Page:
Normal rules of caution don't apply this day


It was a day when the normal rules didn't apply.

With most cars entombed deep within pyramids of snow and public transportation at a standstill, some people will remember the big snowstorm of 2003 as the first time they put their fate in the hands of strangers - and were happily surprised that you still could.

Christina Bennett was trudging down Charles Street in Homeland yesterday afternoon with her husband, Ron. She never hitchhikes.

"It's an easy way to get killed," she said.

But the couple had spent a few hours clearing walks and driveways for cash, and were exhausted. They held out their hands hoping some good soul would deliver them to the warmth of their Remington home - and got lucky.

A Chevy Cavalier equipped with snow tires eased over. The driver called out, and the couple eagerly hopped in.

Changing course

Indeed, people who never hitchhike found themselves sticking out their thumbs yesterday - and people who would never pick up a hitchhiker made an exception.

Some of these good Samaritans said they were just happy to be helpful.

"My heart says to me: You're doing the right thing," Mohamad Brouzya, a bartender at the Recher Theatre in Towson, said after picking up a couple stranded on York Road.

Fred Struever, a vice president at Struever Bros., Eccles & Rouse Inc., drives a Ford F150 pickup and was delivering a few friends to the Johns Hopkins University in Homewood on his way to work when he saw a man slogging through the snowy streets.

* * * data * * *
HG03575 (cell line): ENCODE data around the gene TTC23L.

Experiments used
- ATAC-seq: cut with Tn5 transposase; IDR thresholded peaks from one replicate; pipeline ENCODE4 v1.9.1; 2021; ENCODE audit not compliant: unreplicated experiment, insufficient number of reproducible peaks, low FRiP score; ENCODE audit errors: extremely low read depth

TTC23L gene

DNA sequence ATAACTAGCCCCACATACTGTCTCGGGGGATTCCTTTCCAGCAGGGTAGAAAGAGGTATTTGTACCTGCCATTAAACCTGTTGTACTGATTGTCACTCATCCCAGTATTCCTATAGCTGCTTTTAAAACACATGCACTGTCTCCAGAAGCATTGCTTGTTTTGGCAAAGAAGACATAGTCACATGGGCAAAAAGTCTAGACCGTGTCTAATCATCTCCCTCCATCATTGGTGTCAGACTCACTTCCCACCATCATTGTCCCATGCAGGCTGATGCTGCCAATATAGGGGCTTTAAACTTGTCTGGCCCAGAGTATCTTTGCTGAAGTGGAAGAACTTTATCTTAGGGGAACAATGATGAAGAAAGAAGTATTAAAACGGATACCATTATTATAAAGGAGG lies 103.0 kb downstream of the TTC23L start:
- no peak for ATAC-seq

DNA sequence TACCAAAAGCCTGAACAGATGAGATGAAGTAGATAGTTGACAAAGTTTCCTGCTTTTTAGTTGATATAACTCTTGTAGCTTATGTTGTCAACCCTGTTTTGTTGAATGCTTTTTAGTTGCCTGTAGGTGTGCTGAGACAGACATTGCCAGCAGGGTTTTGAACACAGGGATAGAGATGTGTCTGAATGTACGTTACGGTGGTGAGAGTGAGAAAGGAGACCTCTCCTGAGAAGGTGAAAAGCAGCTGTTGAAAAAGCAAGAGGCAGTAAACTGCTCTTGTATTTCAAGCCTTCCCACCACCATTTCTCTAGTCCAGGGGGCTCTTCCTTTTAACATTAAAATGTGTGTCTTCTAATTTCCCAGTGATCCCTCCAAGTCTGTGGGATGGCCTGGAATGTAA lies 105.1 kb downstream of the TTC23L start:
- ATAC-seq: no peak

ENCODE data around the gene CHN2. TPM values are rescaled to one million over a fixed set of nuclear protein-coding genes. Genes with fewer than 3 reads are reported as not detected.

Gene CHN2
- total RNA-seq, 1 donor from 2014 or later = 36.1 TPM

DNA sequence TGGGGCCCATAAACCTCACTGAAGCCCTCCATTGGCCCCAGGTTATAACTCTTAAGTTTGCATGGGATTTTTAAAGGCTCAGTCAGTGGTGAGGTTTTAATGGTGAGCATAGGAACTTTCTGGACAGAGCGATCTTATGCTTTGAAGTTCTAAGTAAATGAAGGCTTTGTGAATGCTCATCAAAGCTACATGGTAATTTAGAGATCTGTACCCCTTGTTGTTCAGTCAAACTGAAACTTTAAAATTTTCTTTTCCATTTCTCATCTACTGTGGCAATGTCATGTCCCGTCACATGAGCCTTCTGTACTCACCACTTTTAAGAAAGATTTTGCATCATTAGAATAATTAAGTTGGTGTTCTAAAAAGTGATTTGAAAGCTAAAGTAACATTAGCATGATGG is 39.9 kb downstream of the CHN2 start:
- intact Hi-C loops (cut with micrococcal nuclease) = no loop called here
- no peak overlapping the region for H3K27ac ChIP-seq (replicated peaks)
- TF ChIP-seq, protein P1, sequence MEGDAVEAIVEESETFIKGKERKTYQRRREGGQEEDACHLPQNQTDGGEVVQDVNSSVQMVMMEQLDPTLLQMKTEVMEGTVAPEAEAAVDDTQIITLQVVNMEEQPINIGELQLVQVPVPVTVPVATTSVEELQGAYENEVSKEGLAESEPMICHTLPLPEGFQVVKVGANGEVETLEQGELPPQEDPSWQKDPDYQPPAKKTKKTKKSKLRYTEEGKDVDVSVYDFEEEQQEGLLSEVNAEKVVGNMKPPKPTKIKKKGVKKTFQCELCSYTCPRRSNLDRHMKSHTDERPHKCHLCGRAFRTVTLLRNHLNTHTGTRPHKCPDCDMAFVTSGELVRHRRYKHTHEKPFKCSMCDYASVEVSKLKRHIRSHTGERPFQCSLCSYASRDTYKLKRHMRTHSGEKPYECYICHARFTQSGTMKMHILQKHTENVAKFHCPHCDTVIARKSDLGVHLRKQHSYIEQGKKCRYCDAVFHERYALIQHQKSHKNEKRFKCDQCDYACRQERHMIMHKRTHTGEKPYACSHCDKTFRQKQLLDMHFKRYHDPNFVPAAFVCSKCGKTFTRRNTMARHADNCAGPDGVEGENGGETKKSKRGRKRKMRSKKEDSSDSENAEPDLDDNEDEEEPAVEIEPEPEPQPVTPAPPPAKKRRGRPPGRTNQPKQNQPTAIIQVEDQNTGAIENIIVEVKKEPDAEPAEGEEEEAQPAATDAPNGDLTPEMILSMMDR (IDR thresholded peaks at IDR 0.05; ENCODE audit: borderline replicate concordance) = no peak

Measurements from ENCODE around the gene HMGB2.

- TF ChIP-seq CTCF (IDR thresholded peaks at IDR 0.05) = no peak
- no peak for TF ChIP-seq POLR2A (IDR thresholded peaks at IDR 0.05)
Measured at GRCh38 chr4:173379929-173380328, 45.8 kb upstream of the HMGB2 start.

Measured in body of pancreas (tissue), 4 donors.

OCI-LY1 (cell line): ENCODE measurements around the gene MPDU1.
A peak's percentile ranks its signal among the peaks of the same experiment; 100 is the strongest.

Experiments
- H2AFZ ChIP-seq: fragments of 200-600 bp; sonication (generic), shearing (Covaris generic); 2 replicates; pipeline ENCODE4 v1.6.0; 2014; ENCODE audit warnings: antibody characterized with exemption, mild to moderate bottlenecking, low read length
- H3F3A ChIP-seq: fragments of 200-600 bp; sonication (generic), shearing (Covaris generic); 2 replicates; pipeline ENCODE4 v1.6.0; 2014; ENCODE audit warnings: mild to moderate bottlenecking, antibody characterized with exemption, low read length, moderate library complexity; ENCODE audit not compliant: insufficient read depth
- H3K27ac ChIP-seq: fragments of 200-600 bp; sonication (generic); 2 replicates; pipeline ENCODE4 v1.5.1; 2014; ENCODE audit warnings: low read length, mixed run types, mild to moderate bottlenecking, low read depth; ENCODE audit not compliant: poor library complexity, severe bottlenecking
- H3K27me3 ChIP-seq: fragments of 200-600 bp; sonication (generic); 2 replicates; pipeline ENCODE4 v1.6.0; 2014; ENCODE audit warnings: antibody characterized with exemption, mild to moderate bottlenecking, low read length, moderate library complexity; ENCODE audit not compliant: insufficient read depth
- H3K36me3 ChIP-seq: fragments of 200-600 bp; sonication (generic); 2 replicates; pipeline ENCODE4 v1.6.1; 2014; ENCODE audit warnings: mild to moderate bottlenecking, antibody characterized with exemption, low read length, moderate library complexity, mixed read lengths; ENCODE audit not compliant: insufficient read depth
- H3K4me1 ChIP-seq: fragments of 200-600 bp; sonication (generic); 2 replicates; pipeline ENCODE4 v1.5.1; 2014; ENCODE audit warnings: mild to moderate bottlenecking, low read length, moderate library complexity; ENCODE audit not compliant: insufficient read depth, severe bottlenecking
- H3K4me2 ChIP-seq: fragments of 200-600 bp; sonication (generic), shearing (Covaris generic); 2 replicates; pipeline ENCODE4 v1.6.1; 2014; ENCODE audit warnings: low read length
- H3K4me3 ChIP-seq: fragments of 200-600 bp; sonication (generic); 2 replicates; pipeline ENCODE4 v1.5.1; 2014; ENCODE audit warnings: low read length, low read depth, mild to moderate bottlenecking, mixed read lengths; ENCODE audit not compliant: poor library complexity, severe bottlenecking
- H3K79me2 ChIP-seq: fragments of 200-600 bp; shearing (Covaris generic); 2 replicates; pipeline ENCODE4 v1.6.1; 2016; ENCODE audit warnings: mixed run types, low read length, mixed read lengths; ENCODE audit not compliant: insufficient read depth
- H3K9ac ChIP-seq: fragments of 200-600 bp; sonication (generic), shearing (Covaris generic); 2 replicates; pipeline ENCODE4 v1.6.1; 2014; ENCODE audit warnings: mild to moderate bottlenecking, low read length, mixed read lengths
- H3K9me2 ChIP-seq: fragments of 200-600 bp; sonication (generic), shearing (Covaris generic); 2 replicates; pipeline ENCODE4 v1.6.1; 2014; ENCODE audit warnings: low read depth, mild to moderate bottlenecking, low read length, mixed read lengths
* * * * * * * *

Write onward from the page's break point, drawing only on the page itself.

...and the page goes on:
He didn't hesitate to pull over.

"In circumstances like this, how can you turn anybody down?" Struever asked.

It's the same thought that ran through the mind of Roxanne Orbegoso as she drove down Falls Road yesterday. The diminutive 5-foot-2 doctor at St. Agnes HealthCare in Southwest Baltimore had never invited someone off the street into her car.

"You feel scared," she said. "You never know what to expect from strangers."

But when she passed a determined-looking middle-aged man on Falls Road who "looked like he needed to get somewhere" she pulled her Volkswagen Fox to the side and opened the door.

"Baltimoreans are just the kind of people that help each other," she said.

Some hitchhikers, though, encountered some questionable characters when they stuck out their thumbs yesterday.

Beer in the morning

A Hampden woman was so desperate to get downtown that she took a ride from two guys joyriding in a Lincoln Navigator.

The duo explained between swigs on Corona beers - this was the morning, mind you - that they were "out looking for some fun." After suggesting that she might be part of the fun, which the woman found unsettling, both of them got out of the car to relieve themselves in a snowdrift. They behaved the rest of the trip when she announced she was a reporter.

At least they weren't doing drugs.

A Baltimore man's rescuer first told him to fork over 20 bucks for a ride downtown from Northern Parkway and Falls Road.

Then he took him on a six-mile detour to West Baltimore and made the passenger wait in his beat-up Chevy while he huddled with an acquaintance. A few minutes later, the driver returned with a baggie filled with what appeared to be crack.

Sun staff writers Lynn Anderson and John Rivera contributed to this article.

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